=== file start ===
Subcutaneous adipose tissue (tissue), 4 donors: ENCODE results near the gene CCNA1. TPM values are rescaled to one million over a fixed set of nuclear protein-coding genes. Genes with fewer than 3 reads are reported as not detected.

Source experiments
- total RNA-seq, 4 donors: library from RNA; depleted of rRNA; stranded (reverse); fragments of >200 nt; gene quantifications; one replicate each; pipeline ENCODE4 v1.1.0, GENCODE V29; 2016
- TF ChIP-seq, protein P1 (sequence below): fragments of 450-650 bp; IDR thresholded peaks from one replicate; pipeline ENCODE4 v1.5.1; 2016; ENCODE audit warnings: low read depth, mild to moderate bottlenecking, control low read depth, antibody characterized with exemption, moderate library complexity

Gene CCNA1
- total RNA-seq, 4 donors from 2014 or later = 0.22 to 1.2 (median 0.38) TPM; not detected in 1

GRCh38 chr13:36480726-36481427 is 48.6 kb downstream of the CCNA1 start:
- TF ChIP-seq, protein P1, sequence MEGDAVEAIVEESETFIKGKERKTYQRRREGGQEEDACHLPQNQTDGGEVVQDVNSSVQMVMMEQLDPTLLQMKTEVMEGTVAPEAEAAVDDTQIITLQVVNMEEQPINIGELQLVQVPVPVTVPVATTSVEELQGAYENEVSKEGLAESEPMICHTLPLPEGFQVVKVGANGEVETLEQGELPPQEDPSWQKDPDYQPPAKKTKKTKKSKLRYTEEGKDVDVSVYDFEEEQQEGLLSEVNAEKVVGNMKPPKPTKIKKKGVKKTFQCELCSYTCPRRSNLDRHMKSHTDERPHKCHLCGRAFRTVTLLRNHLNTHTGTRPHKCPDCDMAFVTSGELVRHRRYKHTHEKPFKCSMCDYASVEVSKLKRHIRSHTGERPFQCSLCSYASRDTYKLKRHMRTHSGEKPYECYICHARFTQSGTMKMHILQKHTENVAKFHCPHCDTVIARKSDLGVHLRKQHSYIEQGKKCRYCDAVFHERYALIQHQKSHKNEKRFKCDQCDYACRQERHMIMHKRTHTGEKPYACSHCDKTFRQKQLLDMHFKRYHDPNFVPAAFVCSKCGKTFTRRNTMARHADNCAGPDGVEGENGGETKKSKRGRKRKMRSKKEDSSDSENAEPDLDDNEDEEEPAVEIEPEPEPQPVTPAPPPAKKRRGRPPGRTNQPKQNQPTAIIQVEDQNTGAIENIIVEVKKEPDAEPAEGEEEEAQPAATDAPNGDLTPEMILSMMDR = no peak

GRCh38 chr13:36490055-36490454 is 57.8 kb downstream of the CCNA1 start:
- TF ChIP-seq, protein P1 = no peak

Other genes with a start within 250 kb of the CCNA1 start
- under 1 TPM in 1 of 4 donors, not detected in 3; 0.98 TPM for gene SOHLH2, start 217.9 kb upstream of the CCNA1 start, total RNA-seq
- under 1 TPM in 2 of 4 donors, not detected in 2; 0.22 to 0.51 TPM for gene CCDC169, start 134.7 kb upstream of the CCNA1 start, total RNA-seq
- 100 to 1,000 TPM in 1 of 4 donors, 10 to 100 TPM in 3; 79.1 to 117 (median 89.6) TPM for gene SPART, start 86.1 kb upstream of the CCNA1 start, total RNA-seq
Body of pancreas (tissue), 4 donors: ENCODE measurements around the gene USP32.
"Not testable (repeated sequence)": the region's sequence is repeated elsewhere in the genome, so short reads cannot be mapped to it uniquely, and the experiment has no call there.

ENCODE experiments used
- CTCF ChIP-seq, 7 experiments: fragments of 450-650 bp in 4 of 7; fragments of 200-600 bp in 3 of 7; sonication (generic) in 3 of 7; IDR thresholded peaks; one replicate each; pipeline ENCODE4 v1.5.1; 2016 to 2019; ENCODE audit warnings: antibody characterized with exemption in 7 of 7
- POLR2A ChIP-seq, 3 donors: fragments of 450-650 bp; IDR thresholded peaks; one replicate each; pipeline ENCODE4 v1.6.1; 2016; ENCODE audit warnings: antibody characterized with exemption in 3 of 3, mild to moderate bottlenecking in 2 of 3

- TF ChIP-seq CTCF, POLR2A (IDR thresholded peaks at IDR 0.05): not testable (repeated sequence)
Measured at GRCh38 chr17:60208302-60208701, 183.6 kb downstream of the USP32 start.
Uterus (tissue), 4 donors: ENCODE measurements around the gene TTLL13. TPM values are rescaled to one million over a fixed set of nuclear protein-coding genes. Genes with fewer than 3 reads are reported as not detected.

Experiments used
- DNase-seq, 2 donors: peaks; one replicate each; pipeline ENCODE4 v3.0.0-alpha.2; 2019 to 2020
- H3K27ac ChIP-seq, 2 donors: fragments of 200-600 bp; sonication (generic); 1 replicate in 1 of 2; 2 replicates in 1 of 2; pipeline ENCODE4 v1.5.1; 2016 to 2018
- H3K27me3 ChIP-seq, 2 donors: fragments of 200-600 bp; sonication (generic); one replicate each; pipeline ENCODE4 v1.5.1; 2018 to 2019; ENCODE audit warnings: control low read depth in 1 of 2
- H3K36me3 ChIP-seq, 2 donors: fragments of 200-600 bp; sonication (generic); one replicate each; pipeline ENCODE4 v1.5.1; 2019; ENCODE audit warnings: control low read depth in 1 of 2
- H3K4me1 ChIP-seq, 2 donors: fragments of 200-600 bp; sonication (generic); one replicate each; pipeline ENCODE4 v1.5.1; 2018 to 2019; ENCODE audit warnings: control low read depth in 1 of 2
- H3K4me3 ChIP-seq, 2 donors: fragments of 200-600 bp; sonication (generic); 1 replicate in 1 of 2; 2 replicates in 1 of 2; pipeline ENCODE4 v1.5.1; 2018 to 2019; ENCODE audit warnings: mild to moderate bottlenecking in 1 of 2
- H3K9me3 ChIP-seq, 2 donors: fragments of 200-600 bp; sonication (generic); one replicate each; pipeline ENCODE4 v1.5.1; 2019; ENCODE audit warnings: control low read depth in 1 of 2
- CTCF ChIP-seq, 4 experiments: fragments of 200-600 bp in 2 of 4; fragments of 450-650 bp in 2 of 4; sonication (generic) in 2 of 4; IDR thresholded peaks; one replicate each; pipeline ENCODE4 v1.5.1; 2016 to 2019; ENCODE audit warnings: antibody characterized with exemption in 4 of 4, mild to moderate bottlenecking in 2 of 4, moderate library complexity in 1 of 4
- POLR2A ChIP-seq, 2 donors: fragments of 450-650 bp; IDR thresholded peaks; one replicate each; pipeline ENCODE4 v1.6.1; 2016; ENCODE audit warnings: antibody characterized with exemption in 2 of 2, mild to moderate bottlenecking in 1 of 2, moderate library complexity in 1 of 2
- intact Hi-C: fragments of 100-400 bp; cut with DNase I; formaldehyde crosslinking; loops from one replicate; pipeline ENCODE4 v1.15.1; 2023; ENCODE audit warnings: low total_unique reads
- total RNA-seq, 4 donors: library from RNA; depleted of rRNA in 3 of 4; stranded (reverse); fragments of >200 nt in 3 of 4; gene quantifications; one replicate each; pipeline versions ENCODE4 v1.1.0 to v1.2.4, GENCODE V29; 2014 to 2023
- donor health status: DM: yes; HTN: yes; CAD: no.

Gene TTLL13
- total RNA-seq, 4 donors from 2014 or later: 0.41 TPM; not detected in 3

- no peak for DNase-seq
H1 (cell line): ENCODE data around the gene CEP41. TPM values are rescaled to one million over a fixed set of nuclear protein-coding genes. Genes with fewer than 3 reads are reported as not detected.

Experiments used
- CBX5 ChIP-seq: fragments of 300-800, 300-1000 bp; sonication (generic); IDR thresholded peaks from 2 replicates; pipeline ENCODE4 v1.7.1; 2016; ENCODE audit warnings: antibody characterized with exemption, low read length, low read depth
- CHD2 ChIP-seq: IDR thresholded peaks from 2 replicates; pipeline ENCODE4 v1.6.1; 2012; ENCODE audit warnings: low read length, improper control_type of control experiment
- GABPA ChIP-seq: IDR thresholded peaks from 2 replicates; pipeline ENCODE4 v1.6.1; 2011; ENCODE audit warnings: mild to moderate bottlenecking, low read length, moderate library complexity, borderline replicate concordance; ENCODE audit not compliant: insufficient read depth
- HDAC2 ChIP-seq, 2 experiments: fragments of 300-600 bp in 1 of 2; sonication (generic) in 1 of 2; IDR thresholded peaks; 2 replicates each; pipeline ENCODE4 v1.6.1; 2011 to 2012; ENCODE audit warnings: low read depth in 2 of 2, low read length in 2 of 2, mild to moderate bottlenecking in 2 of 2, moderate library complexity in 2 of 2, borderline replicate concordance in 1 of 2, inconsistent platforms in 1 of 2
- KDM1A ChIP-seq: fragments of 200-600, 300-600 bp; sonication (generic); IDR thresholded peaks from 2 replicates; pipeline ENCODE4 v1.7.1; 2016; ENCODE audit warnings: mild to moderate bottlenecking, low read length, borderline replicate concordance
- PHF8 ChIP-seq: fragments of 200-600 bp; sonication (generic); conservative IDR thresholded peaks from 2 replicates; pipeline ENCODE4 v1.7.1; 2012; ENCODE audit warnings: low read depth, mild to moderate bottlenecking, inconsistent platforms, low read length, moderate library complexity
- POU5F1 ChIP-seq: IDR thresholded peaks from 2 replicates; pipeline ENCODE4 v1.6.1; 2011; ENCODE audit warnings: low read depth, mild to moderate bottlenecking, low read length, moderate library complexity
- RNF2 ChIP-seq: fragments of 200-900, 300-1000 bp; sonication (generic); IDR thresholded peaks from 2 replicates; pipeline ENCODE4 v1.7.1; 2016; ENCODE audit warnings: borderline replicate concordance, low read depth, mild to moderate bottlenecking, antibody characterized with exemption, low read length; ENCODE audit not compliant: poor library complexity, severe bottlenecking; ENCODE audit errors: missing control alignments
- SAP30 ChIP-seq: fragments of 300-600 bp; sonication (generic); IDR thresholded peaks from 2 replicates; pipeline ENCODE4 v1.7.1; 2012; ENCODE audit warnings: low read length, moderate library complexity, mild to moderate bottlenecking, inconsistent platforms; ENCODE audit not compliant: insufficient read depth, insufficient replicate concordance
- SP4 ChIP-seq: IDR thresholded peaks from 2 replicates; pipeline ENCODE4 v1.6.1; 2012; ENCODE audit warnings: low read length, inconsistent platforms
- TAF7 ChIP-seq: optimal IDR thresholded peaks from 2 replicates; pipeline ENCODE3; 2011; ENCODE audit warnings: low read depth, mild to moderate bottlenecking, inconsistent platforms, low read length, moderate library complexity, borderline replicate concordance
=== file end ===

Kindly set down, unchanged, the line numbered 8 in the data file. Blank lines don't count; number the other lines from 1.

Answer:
- TF ChIP-seq, protein P1, sequence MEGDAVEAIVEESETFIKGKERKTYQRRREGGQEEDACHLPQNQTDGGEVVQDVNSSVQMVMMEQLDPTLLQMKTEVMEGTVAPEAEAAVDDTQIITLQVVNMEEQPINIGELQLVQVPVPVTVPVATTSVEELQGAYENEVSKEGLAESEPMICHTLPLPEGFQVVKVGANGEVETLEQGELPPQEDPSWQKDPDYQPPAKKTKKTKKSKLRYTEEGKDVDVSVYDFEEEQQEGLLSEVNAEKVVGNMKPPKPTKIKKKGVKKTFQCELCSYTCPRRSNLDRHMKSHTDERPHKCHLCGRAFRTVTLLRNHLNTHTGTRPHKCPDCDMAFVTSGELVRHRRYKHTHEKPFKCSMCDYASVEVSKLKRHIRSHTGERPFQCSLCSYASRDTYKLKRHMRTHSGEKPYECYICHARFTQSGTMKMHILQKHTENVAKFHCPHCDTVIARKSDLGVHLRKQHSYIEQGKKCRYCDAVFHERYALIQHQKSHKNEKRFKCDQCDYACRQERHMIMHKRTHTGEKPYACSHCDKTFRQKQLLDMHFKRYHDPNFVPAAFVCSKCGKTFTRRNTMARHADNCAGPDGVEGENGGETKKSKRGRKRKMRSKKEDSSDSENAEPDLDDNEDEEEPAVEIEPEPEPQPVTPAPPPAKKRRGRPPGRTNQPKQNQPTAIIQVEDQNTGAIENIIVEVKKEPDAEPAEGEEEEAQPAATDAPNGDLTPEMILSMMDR = no peak